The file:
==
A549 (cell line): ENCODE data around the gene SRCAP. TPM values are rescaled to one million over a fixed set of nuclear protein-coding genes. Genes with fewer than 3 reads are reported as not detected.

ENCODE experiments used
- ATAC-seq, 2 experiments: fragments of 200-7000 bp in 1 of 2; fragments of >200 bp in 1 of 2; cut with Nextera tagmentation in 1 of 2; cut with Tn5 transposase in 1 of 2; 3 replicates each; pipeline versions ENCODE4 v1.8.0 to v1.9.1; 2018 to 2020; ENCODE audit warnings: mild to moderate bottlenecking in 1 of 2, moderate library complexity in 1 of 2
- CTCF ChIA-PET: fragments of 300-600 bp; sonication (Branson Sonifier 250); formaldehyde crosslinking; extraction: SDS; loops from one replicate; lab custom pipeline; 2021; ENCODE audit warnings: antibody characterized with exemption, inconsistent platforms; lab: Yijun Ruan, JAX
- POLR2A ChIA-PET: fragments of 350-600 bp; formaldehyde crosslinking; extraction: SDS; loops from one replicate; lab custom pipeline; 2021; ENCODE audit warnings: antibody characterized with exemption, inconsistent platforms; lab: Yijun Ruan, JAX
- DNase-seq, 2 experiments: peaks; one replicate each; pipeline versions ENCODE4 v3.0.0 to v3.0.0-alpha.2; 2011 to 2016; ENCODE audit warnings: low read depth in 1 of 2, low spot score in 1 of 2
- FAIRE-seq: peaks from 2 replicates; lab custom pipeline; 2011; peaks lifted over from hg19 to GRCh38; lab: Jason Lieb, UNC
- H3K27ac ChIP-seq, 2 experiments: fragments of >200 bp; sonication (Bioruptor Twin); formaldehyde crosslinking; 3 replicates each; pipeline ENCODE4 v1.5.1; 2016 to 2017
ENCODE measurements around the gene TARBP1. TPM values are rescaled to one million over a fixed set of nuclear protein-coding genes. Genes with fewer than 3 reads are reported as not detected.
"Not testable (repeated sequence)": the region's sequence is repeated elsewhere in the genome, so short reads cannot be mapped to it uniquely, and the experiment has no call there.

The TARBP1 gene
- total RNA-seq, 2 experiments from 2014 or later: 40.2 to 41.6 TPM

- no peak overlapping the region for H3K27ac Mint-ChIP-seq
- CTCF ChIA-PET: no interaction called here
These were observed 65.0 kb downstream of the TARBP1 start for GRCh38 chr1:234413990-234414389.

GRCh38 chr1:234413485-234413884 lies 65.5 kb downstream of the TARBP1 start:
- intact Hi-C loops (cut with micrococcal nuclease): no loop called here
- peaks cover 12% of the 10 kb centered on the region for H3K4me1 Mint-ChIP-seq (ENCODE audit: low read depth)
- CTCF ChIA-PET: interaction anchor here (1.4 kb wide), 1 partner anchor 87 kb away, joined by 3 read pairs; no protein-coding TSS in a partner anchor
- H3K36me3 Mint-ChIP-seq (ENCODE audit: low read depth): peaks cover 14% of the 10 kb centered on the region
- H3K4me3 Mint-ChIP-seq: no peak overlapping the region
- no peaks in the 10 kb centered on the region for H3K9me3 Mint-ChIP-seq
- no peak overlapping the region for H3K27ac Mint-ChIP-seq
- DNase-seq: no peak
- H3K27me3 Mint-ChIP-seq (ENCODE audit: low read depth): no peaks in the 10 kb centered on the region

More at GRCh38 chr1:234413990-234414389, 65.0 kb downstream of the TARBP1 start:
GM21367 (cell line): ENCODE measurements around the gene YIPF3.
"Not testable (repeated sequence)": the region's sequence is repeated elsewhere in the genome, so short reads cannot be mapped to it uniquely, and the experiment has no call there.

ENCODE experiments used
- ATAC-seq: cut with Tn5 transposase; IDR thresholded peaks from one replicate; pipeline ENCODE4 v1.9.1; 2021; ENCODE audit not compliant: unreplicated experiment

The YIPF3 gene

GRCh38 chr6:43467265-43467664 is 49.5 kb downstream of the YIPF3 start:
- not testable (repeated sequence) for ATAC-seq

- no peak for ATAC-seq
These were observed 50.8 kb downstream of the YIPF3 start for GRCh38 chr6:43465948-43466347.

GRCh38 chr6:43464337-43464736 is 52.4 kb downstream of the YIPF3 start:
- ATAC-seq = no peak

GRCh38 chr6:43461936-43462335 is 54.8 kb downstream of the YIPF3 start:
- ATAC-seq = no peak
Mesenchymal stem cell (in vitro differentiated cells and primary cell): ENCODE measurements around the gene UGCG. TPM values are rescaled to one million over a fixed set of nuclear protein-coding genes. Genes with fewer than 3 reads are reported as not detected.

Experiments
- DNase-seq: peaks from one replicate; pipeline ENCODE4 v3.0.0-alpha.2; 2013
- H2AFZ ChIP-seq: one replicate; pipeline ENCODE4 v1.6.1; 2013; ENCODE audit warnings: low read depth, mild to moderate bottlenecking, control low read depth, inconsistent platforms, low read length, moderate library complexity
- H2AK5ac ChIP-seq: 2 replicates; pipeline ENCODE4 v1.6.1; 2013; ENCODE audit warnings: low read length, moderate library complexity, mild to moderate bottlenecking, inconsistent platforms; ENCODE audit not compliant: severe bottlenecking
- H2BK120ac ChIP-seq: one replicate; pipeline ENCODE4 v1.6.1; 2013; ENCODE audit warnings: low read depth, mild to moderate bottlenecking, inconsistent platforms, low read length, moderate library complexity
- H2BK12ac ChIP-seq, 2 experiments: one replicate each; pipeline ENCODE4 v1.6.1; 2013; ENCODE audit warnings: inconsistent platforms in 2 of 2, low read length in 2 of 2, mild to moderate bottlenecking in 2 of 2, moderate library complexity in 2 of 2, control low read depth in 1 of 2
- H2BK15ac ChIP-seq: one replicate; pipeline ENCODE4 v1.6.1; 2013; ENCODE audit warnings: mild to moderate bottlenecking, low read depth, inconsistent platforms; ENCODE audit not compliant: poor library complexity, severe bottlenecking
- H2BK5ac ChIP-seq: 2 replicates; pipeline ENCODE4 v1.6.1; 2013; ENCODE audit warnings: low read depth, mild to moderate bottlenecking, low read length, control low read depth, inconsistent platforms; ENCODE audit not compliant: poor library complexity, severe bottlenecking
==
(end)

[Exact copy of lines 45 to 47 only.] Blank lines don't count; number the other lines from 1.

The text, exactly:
- H2BK120ac ChIP-seq: one replicate; pipeline ENCODE4 v1.6.1; 2013; ENCODE audit warnings: low read depth, mild to moderate bottlenecking, inconsistent platforms, low read length, moderate library complexity
- H2BK12ac ChIP-seq, 2 experiments: one replicate each; pipeline ENCODE4 v1.6.1; 2013; ENCODE audit warnings: inconsistent platforms in 2 of 2, low read length in 2 of 2, mild to moderate bottlenecking in 2 of 2, moderate library complexity in 2 of 2, control low read depth in 1 of 2
- H2BK15ac ChIP-seq: one replicate; pipeline ENCODE4 v1.6.1; 2013; ENCODE audit warnings: mild to moderate bottlenecking, low read depth, inconsistent platforms; ENCODE audit not compliant: poor library complexity, severe bottlenecking